BRUSSELS (Reuters) - The daughter of jailed Uighur rights activist Ilham Tohti accepted a European Parliament prize on his behalf on Wednesday, urging lawmakers in an address not to be “complicit in the Chinese persecution of the Uighur people”.
China has come under increasing international scrutiny for cracking down on the Muslim Uighur minority in its northwesterly Xinjiang region.
Tohti, an economist, was jailed for life in China in 2014 on separatism charges that were widely denounced in Western capitals.
His daughter, Jewher Ilham, urged politicians, academics and students on Wednesday to protest against the treatment of the Uighurs as she accepted her father’s Sakharov Prize for defense of human rights at the parliament in Strasbourg.
Independent German researcher Adrian Zenz, an expert on China’s ethnic policies, estimated in March that 1.5 million Uighurs and other Muslims had been or were being detained in so-called re-education centers in Xinjiang.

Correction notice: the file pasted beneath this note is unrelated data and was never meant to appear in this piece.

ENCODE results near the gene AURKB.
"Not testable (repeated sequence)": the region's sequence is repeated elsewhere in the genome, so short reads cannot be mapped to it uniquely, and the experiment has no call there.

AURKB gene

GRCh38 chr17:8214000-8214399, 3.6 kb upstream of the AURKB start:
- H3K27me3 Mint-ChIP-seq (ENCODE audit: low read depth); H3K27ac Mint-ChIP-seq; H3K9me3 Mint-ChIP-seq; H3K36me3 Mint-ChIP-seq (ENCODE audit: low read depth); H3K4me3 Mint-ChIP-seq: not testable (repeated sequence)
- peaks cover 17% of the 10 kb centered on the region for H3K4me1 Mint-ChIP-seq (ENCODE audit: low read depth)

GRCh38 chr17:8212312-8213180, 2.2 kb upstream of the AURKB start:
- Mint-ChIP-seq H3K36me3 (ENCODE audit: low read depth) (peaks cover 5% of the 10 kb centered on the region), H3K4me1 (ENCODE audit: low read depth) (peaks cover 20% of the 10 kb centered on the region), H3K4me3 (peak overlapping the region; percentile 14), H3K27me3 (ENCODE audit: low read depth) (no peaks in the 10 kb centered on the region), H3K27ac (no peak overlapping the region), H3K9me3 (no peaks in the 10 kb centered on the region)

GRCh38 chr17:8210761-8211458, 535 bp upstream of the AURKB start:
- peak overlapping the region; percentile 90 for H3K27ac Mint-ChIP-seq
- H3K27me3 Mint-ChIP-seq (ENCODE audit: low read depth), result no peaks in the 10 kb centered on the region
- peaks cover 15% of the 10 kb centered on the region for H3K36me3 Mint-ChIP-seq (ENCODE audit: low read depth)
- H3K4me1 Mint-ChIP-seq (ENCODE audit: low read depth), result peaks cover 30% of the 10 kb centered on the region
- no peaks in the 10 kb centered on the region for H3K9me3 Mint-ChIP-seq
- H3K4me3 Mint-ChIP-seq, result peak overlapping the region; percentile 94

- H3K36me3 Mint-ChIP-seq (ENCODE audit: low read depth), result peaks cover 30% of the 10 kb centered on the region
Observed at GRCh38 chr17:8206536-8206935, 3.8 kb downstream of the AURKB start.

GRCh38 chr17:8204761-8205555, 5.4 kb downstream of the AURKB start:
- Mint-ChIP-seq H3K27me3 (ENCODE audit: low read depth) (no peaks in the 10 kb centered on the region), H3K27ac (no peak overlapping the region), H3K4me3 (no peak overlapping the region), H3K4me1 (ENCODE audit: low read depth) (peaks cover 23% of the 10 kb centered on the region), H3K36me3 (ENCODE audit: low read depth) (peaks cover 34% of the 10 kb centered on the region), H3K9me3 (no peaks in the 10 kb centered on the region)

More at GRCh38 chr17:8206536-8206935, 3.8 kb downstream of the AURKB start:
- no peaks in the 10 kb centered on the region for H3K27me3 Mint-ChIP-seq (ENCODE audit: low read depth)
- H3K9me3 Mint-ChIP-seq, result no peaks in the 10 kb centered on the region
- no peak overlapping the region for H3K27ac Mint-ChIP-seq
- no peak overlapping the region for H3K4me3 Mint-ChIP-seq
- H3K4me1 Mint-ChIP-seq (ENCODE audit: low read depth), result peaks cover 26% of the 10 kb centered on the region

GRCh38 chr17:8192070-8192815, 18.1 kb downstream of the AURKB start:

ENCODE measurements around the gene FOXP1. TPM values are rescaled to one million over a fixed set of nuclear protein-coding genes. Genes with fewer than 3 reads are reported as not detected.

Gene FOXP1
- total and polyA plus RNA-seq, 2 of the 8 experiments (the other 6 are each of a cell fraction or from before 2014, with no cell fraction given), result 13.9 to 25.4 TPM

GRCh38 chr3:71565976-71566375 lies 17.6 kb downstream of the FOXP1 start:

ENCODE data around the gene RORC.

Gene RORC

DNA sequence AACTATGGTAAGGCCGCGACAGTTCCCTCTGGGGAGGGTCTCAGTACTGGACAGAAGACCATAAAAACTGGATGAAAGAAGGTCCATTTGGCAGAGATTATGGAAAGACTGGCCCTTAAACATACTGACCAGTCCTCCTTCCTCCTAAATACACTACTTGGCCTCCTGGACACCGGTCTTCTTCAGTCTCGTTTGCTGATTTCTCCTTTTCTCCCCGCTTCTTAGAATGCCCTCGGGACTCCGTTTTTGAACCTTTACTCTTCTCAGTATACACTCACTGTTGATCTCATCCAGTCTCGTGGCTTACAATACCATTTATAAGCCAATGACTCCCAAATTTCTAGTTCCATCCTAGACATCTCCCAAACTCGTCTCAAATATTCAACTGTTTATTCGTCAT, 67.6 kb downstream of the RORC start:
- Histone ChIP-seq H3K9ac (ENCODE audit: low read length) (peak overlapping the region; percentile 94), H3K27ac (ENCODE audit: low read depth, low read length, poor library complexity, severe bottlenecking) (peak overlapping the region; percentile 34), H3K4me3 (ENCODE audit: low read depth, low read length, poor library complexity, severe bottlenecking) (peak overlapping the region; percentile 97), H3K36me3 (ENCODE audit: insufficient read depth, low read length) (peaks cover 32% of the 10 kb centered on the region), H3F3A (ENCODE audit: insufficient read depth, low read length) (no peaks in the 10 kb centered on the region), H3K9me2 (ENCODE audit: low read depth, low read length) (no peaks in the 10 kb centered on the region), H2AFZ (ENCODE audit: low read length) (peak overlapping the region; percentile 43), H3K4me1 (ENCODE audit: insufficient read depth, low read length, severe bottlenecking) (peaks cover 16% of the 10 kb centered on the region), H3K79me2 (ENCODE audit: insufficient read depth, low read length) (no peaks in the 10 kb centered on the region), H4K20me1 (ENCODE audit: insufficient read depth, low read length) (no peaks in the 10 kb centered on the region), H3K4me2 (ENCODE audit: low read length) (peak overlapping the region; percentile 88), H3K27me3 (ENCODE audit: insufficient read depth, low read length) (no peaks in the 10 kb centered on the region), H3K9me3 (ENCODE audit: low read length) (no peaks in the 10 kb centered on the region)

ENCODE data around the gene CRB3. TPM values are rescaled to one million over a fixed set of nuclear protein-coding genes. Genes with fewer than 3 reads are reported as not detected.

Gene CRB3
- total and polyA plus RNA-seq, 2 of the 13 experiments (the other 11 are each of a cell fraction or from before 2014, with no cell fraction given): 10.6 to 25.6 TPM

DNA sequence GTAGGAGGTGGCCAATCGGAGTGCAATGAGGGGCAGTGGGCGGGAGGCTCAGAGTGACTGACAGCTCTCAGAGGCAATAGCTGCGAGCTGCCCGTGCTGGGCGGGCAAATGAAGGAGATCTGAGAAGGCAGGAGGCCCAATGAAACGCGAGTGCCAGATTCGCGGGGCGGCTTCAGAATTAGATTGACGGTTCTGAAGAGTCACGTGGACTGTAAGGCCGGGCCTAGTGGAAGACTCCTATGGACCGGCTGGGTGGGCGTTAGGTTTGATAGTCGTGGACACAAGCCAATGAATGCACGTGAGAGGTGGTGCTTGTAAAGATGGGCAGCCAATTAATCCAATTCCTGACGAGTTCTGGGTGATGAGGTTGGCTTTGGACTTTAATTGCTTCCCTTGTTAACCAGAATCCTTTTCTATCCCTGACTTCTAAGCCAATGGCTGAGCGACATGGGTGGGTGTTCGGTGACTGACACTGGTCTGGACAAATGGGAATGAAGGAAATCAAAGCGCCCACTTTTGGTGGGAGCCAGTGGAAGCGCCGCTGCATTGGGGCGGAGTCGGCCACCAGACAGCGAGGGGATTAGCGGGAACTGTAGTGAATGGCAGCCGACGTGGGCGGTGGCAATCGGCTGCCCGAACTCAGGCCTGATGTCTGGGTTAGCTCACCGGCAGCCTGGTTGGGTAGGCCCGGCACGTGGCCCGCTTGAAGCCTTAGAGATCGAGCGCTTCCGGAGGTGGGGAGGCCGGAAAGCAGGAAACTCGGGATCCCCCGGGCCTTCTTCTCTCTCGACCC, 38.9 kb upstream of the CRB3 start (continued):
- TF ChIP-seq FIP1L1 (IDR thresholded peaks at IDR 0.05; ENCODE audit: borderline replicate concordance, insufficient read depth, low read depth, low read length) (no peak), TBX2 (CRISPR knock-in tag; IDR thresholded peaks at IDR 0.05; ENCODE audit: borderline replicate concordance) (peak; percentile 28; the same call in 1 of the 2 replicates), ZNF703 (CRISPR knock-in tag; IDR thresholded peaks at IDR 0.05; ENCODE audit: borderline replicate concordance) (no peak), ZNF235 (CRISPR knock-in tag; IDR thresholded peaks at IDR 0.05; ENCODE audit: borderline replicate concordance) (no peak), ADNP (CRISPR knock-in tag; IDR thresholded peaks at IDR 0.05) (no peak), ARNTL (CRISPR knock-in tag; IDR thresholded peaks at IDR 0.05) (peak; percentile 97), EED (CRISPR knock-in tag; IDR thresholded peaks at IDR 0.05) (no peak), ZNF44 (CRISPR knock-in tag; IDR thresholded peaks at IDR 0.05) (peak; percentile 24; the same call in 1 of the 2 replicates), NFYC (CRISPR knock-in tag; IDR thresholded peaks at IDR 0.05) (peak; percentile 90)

After Tohti’s prize was announced in October, China said he was “a criminal who was sentenced in accordance with the law by a Chinese court”, and urged that “all sides respect China’s internal affairs and judicial sovereignty and not inflate the arrogance of terrorists”.
China has said Xinjiang is under threat from Islamist militants and separatists. It denies mistreatment or mass internment, saying it is simply seeking to end extremism and violence through education.
The 50,000 euro ($55,000) Sakharov Prize has been awarded annually since 1988 to individuals and organizations defending human rights and fundamental freedoms.
Two weeks ago, the U.S. House of Representatives gave initial approval to a bill that would require the U.S. administration to toughen its response to China’s crackdown.
In Strasbourg, European Parliament president David Sassoli said: “By awarding this prize, we strongly urge the Chinese government to release Tohti and we call for the respect of minority rights in China.”
Reporting by Jonas Ekblom; Editing by Kevin Liffey